The procedure is relatively simple, but has a lot of small steps:

First, grease a 9 x 13 inch pan.

Cube the bread, and spread half of them over the bottom of the pan.

Toast the pecans...

...and add them.

Next, whisk the liquid ingredients (including melted butter), sugar and spices.

Pour half of this mixture into the pan.

Add the rest of the bread, and top off with the rest of the liquid.

Cover with plastic wrap, lightly push on the plastic to soak all the bread cubes, and let it all sit for half an hour. Around this time, preheat your oven to 350°F. When ready, replace the plastic wrap with aluminum foil, and slip into the oven.

Now it's time to make the sauce. Gently boil together the ingredients for the sauce, except for the bourbon, cornstarch and vanilla.

These last three ingredients you will mix together in a separate bowl.

Once the butter melts, add the bourbon, cornstarch and vanilla mixture, and constantly stir while gently boiling for five minutes.

Back to the pudding: take it out of the oven, remove the aluminum foil, press the cubes down a little with a metal spatula (again to soak them some more), recover and bake for 15 more minutes.

Take it out and pour about 1/2 cup of the sauce over the pudding, and return to the oven one last time, uncovered, for 5 minutes. Let it cool a bit, and serve with some of the warm sauce. It all tastes best warm.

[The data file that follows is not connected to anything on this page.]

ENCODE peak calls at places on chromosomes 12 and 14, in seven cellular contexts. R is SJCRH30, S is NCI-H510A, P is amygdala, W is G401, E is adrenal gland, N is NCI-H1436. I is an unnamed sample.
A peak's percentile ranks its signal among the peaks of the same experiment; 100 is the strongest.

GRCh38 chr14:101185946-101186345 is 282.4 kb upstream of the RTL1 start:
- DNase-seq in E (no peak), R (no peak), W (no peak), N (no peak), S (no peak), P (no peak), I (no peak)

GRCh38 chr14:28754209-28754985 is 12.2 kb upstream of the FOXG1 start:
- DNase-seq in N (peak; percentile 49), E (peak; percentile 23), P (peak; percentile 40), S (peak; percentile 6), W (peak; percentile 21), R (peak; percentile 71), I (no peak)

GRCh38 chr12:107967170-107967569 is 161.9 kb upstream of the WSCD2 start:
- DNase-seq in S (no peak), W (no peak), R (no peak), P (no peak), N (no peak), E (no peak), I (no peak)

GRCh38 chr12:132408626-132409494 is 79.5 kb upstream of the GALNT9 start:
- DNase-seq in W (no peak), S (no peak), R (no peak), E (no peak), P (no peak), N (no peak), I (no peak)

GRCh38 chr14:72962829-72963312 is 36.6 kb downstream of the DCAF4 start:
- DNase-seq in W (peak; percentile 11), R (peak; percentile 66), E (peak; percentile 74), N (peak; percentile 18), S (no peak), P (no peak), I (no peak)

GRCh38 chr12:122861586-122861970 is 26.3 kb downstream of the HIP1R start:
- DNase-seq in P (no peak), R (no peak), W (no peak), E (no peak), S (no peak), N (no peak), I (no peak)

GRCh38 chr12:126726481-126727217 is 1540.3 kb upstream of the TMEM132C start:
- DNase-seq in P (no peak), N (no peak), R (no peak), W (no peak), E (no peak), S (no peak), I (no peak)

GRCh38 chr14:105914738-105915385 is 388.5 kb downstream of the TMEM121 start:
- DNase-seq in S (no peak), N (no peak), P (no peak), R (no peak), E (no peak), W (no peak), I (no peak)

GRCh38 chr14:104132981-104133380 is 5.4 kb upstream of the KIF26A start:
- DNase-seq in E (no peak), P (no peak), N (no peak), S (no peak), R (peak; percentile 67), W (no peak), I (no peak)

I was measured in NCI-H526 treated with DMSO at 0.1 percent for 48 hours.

What to say about this amazing bread pudding? This version was, unarguably, much better than the one I got at the restaurant in New Orleans, which ended up being quite soggy in comparison. This bread pudding was firm, toothsome, sweet and tangy all at once. As Pischoff Wuerthner notes, the cardamom, vanilla, pecans and bourbon sauce make it better than so many others, and it shows. Needless to say, I am slowly working through it, both to keep from snarfing it all down at once and because it is so rich that I just cannot eat so much of it so fast. It is a delicious recipe.

We are done with Cajun country. Next we head back in the direction of the Acadian homeland, left so long ago, stopping just short of Nova Scotia and the Canadian border. I'm trading the Deep South for the Down East. It's time to remember the Maine! Er, the state of Maine.

Sources: "How to boil crawfish". Copyright 2005

Edge, John T. A Gracious Plenty: Recipes and Recollections from the American South. An Ellen Rolfes Book. For the Center for the Study of Southern Culture at the University of Mississippi. G. P. Putnam's Sons: New York, 1999.

Fitzsimmons, Tom. "What's the difference between Cajun and Creole Cooking?" Published 2003 on the "Taste Tent" section of the Tabasco Sauce website. Copyright 2011 McIlhenny Company, all rights reserved.

Junior League of Baton Rouge, Inc. River Road Recipes: The Textbook of Louisiana Cuisine [Volume I]. The Junior League of Baton Rouge, Inc: Baton Rouge, 1959. 72nd printing, April 2000.

Pischoff Wuerthner, Terri. In a Cajun Kitchen: Authentic Cajun Recipes and Stories from a Family Farm on the Bayou. St. Martin's Press: New York, 2006.

Some information also obtained from Wikipedia's "Louisiana" page and other pages, and the Food Timeline State Foods link to "Louisiana".